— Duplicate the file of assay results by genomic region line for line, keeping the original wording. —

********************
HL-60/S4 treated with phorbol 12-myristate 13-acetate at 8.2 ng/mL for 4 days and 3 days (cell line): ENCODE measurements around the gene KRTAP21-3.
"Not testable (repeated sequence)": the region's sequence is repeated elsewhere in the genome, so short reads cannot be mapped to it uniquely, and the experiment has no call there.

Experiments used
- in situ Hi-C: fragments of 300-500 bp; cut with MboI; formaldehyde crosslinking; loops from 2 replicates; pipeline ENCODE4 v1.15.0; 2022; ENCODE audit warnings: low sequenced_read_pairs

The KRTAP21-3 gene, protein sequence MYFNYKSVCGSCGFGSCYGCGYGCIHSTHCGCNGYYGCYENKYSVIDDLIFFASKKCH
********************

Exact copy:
HL-60/S4 treated with phorbol 12-myristate 13-acetate at 8.2 ng/mL for 4 days and 3 days (cell line): ENCODE measurements around the gene KRTAP21-3.
"Not testable (repeated sequence)": the region's sequence is repeated elsewhere in the genome, so short reads cannot be mapped to it uniquely, and the experiment has no call there.

Experiments used
- in situ Hi-C: fragments of 300-500 bp; cut with MboI; formaldehyde crosslinking; loops from 2 replicates; pipeline ENCODE4 v1.15.0; 2022; ENCODE audit warnings: low sequenced_read_pairs

The KRTAP21-3 gene, protein sequence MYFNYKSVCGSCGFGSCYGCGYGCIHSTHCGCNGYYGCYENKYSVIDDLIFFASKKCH